Five financial moves worth discussing with your better half

by Brian Byrnes @ Wealthsimple

Financial conversations with your partner can be scary. No, they can be terrifying. But they are an incredibly important step in securing a strong financial future together whether you are just starting out, have children in the mix or are planning for your retirement.

#1: First off: Come clean on your finances

Letting someone see your bank statement is a pretty vulnerable, scary thing to do. Maybe you haven’t confessed to your partner about your expensive trainer fetish or don’t want them seeing the number of times you’ve picked up a cheeky Nando’s en route home. The thing is there is nothing like having another adult around to scrutinise your financial accounts for you to admit to yourself what your spending habits really are.

The good news is that there are easy ways to make sure you are separately, and collectively, both on track financially speaking. And one of those ways is the 50/30/20 rule. It’s pretty simple. You put 50% of your money towards necessities (think rent, transportation, groceries and mobile bill), 30% towards wants (trainers, Nando’s, fun things) and 20% towards saving – whether it be a pension, stocks & shares ISA or cash ISA (or preferably all three).

#2 Make a will: Get the sad stuff out of the way

Thinking about what will happen to your money after you’re gone rarely tops anyone’s personal finance list but ‘end of life’ planning is one of the most important things you can do to protect the ones you love. In the UK alone, 54% of people don’t have a will written which means that in the event of their passing their assets and wishes are left to the discretion of the law.

When it comes to writing a will, don’t wait. Make an appointment with a lawyer or do it online. If you have a simple estate – property owned in one country, some assets, maybe a child or two – you can easily use an online legal will platform to easily create your own.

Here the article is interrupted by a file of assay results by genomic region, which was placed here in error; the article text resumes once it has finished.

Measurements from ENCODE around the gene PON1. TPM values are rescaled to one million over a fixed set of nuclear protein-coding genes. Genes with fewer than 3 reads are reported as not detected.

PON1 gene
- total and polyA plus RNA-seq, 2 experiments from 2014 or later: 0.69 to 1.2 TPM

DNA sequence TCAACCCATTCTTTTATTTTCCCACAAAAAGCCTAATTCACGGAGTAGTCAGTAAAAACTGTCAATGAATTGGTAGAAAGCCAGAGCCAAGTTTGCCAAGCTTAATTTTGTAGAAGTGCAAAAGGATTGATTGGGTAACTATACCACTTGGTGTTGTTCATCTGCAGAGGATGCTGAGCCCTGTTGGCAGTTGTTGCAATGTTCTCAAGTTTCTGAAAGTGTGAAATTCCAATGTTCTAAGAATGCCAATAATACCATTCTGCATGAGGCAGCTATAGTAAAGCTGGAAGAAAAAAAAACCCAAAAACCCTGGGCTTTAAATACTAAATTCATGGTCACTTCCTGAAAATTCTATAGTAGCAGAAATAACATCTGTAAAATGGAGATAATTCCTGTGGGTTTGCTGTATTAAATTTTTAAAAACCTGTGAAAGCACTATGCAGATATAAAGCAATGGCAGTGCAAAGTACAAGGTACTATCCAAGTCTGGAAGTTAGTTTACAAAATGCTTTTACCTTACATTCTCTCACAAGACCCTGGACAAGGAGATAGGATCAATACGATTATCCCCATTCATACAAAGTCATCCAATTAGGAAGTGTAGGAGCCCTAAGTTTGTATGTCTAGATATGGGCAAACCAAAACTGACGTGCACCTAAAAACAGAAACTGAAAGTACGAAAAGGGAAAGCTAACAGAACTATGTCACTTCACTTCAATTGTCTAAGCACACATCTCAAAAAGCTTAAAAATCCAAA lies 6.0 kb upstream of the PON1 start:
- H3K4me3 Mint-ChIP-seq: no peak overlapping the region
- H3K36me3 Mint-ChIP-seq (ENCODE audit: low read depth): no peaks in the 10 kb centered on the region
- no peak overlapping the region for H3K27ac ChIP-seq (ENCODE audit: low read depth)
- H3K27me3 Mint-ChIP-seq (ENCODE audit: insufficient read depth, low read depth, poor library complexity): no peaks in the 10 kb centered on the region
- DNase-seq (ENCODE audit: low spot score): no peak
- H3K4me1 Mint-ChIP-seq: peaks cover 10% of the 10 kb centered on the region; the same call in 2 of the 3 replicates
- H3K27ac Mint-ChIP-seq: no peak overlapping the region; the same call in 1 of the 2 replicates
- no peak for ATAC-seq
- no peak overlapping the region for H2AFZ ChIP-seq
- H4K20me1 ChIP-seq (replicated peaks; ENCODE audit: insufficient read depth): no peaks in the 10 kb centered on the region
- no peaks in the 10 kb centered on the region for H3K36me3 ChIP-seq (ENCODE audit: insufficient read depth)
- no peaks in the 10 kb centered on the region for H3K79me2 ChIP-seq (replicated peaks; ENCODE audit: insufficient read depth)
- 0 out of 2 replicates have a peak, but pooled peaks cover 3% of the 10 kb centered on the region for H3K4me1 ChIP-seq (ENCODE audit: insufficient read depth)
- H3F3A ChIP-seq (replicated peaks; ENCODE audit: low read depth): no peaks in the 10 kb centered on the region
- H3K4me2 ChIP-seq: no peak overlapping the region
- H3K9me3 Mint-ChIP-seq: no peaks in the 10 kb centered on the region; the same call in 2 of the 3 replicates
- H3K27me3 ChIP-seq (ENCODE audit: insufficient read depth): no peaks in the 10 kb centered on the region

Another important step is making sure you have a beneficiary named on your pension accounts. A beneficiary is the person that receives your money in the case of your passing. The majority of people skip naming a beneficiary when they open a pension account but it’s critical to have someone named on your workplace pensions (both past and present) and any personal pensions you have.

Lastly, a good thing to do with your partner is to create a digital vault, on a password manager like 1Password, where you and your partner house all your financial accounts and passwords so that both of you have access and ownership for the future.

#3 Parental Planning: What to do when you decide to have children

While we can’t tell you how much to prepare for the arrival of a new family member as a parent, there are some specific things you’ll need to do to get ready from a financial perspective. Here are a couple of things you absolutely have to do before (or just after) you have children with a full list available here:

  •  Start saving. Here’s the thing: One reason is simple math. There are literally going to be more people to take care of, and these new people are going to be revenue negative for the foreseeable future. The second reason is that having kids makes living paycheque to paycheque way more perilous and ill-advised. Once you have an emergency fund established in a cash savings account, ISAs (Individual Savings Accounts) are a great account type to consider for a flexible saving option. With ISAs your annual contribution room is £20,000, you don’t pay any tax on growth from the account, and you can house money in either a cash or stocks & shares option.